‘Stop Clock’ Rule in International Cricket Introduced by ICC – Explained

The ICC ( International Cricket Council ) has introduced a new stop-clock rule to inject more discipline and manage time efficiently. The stop clock will be displayed on the ground, counting down from 60 to zero seconds.

What’s the Purpose?

The purpose of the stop clock is to restrict the amount of time taken between overs. If the fielding side fails to start a new over within 60 seconds of the previous over being completed, they will receive two warnings and eventually a five-run penalty. The third umpire will be responsible for determining the start of the clock, which occurs when the last ball of the previous over has been called dead or any umpire or player review from the final ball of the previous over has been completed.

Trial Duration

The ICC will trial a new ‘Stop Clock’ rule in men’s ODIs and T20Is between December 2023 and April 2024, starting with the West Indies vs. England T20I series. The rule aims to reduce time taken between overs, with the fielding team required to start a new over within 60 seconds of the previous one. The trial will cover approximately 59 matches, and the results will be assessed at the end of the trial period.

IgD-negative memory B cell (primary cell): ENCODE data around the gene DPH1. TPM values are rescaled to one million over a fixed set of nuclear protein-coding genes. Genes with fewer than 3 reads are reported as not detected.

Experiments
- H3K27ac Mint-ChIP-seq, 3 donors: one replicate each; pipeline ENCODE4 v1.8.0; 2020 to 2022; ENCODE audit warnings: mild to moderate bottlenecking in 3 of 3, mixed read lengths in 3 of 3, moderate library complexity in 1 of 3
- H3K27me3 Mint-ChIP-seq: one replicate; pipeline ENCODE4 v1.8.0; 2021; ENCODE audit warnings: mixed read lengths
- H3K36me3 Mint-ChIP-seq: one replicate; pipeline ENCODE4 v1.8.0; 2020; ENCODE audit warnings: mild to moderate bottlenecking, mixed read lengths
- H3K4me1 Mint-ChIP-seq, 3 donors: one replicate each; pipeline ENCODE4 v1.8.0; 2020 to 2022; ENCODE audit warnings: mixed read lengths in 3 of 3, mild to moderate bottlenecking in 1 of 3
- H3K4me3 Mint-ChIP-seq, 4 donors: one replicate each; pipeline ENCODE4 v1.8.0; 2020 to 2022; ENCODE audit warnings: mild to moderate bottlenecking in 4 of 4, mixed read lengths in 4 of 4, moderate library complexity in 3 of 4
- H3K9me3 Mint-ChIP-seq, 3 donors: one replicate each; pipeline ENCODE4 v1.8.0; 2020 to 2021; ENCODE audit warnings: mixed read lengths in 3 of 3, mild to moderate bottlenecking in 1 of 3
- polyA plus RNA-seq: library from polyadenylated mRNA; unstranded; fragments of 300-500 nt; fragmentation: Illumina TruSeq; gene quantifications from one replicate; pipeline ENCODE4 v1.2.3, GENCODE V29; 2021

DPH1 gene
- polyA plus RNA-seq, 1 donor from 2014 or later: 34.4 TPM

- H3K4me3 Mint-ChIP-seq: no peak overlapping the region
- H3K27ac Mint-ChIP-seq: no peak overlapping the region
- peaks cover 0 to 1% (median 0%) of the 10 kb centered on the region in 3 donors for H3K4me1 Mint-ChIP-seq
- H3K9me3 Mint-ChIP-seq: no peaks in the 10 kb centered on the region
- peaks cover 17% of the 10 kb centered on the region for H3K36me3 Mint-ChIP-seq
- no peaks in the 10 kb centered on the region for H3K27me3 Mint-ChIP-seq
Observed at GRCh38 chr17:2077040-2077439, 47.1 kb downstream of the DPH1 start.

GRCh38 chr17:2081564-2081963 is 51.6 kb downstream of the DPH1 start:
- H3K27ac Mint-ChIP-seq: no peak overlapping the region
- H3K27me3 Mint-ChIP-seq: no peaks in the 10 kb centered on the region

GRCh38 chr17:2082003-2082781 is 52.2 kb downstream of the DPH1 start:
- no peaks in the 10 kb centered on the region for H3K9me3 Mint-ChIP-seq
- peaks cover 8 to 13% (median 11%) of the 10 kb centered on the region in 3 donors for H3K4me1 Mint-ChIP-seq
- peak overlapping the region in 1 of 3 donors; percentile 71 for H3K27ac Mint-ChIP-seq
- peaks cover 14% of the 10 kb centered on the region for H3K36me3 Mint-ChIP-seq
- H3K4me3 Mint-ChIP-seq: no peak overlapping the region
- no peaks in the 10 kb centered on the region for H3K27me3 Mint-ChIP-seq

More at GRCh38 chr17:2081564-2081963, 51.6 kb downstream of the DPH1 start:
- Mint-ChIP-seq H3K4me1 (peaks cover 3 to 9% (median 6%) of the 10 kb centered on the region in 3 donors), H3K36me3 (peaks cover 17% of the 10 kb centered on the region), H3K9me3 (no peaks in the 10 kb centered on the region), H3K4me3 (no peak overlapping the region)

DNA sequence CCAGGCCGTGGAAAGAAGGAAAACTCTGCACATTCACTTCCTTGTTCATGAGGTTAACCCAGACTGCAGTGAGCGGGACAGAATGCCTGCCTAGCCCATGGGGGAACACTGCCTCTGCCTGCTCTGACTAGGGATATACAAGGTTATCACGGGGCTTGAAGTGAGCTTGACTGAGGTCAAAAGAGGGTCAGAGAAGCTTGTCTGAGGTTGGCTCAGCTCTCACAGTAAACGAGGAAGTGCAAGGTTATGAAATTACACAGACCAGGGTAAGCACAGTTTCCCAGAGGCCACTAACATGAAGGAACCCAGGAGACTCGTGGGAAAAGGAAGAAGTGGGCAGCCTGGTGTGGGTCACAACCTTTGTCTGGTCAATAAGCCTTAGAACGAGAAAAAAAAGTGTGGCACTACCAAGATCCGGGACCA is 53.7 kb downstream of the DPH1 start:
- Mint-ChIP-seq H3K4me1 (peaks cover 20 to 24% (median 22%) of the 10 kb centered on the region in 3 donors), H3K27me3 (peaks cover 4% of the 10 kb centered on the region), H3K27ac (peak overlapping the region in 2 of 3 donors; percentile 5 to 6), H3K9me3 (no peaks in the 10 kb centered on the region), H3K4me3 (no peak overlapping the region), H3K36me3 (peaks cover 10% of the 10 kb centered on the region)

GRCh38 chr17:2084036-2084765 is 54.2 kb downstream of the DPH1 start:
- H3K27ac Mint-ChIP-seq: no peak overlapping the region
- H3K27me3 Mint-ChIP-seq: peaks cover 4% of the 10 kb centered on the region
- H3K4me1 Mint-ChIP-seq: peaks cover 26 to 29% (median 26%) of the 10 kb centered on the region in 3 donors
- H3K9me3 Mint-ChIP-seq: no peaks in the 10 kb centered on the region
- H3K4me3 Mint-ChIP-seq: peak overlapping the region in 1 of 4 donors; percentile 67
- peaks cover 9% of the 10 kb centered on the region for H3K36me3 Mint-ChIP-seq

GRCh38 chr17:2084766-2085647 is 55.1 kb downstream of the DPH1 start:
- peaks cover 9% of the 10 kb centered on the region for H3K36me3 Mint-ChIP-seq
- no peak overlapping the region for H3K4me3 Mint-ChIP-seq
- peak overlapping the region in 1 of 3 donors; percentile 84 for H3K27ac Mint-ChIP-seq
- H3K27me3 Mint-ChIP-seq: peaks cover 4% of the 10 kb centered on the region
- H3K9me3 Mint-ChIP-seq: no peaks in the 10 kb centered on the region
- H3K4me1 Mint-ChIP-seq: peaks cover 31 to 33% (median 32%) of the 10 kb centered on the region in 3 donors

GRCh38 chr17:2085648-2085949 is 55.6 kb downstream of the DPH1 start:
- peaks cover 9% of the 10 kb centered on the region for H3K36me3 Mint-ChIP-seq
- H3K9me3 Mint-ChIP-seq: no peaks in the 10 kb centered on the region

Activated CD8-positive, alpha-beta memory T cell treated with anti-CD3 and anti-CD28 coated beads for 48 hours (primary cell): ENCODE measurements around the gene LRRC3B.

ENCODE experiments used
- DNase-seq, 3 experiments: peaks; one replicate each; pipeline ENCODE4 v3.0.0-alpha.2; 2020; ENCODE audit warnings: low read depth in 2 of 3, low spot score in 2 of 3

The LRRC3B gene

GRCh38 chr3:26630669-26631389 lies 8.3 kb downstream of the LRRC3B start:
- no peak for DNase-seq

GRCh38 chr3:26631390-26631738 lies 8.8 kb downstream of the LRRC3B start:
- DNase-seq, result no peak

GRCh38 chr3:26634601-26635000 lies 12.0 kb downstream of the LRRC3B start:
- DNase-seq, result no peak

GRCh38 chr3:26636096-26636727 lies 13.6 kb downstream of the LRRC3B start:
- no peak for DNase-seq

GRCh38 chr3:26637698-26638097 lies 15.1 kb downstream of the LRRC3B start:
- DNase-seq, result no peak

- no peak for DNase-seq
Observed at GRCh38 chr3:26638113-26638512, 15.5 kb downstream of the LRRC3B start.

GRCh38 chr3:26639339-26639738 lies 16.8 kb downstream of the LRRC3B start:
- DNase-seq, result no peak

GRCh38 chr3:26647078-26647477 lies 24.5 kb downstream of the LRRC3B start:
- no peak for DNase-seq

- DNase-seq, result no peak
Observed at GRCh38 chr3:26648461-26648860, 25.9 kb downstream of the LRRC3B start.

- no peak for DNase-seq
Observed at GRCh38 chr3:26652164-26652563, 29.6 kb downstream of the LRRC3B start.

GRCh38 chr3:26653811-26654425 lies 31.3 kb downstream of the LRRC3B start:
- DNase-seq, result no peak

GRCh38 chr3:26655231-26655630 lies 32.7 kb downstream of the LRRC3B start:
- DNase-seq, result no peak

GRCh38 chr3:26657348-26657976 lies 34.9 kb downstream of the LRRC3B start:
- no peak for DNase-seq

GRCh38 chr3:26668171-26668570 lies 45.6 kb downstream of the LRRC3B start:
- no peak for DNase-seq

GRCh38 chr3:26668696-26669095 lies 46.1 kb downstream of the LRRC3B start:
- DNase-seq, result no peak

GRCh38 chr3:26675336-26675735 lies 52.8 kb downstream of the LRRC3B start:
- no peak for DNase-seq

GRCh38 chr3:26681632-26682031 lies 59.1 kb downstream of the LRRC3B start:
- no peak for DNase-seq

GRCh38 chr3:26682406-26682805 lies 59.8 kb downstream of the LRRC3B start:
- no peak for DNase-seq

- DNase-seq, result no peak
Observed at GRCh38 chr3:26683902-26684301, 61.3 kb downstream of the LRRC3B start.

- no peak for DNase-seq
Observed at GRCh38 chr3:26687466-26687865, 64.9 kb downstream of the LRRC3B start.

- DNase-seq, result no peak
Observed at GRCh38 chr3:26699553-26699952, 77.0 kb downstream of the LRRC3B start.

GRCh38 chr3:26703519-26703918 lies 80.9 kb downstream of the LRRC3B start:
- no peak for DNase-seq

ICC’s Stand

“We are continually looking at ways to speed up the pace of play across international cricket,” Wasim Khan, ICC general manager said. He added, “The stop-clock trial in white-ball international cricket follows the introduction of a successful new playing condition in 2022, which resulted in the fielding team only being allowed four fielders outside of the inner circle if they were not in a position to bowl the first ball of their final over in the stipulated time. The outcomes of the stop clock trial will be assessed at the end of the trial period.”

Conditions in which the clock can be canceled (if already started):

Here are the situations where the stop clock will be paused, even if it has already started:

  • New batter: When a new batter arrives at the crease between overs.
  • Drinks break: When an official drinks break is announced.
  • Injury treatment: If an umpire approves on-field treatment for an injured batter or fielder.
  • Force majeure: If time is lost due to circumstances beyond the fielding team’s control.

Starting the clock: The third umpire decides when to start the clock. This happens either:

  • Dead ball: After the last ball of the previous over is declared dead.
  • Review completed: After any umpire or player review of the previous over’s final ball is completed.

Unprepared teams: If the fielding side is ready to resume within the 60-second timeframe, but the batting team is not, the umpires will assess if the provisions for “batter wasting time” apply.

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